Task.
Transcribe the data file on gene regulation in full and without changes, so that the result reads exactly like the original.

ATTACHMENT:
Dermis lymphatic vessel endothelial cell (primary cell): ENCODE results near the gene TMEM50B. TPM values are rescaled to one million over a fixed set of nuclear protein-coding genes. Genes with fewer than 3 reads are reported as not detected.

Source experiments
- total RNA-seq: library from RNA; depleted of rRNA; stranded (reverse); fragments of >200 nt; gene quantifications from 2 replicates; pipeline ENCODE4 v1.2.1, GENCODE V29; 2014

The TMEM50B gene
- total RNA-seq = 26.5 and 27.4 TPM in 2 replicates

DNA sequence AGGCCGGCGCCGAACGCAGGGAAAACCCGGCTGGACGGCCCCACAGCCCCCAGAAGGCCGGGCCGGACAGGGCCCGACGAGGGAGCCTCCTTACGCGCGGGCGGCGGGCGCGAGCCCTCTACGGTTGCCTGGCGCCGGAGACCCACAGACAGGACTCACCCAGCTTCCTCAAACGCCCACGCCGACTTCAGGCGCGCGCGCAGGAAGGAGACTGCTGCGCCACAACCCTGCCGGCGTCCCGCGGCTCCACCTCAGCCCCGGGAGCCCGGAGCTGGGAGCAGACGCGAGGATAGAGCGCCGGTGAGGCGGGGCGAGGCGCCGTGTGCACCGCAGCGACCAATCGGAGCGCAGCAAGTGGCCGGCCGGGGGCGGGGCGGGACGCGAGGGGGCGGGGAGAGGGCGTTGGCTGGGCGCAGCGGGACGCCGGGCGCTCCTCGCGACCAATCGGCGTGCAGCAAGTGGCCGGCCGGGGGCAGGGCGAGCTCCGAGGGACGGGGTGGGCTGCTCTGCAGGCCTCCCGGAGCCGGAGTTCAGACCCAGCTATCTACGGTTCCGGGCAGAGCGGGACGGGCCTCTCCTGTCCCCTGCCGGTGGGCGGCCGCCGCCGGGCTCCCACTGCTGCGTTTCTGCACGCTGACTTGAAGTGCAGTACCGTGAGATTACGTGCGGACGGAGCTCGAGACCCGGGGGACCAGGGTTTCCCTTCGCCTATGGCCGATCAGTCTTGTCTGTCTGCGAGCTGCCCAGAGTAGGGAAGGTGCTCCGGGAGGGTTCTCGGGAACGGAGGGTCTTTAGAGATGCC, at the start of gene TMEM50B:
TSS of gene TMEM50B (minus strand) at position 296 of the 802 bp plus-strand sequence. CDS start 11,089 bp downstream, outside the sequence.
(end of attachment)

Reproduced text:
Dermis lymphatic vessel endothelial cell (primary cell): ENCODE results near the gene TMEM50B. TPM values are rescaled to one million over a fixed set of nuclear protein-coding genes. Genes with fewer than 3 reads are reported as not detected.

Source experiments
- total RNA-seq: library from RNA; depleted of rRNA; stranded (reverse); fragments of >200 nt; gene quantifications from 2 replicates; pipeline ENCODE4 v1.2.1, GENCODE V29; 2014

The TMEM50B gene
- total RNA-seq = 26.5 and 27.4 TPM in 2 replicates

DNA sequence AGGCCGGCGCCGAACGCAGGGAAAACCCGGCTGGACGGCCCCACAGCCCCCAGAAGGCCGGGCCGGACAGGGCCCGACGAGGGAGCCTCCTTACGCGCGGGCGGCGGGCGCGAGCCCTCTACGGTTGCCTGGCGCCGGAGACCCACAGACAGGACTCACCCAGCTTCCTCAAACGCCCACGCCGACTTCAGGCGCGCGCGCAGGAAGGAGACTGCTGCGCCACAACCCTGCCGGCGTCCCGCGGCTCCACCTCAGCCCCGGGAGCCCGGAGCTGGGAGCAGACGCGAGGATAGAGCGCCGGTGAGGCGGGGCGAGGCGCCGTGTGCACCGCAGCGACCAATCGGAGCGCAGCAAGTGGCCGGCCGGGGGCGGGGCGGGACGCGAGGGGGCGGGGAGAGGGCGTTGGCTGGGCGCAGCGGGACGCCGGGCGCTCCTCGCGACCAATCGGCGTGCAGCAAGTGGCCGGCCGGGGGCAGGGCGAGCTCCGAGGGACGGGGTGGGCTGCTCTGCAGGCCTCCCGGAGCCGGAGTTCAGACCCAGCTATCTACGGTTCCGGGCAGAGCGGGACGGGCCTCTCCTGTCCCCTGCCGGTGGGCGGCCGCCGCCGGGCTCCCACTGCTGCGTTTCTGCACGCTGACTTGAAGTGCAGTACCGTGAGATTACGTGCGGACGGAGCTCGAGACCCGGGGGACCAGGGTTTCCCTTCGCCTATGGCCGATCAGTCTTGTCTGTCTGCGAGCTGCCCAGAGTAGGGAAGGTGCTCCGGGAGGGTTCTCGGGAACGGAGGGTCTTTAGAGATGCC, at the start of gene TMEM50B:
TSS of gene TMEM50B (minus strand) at position 296 of the 802 bp plus-strand sequence. CDS start 11,089 bp downstream, outside the sequence.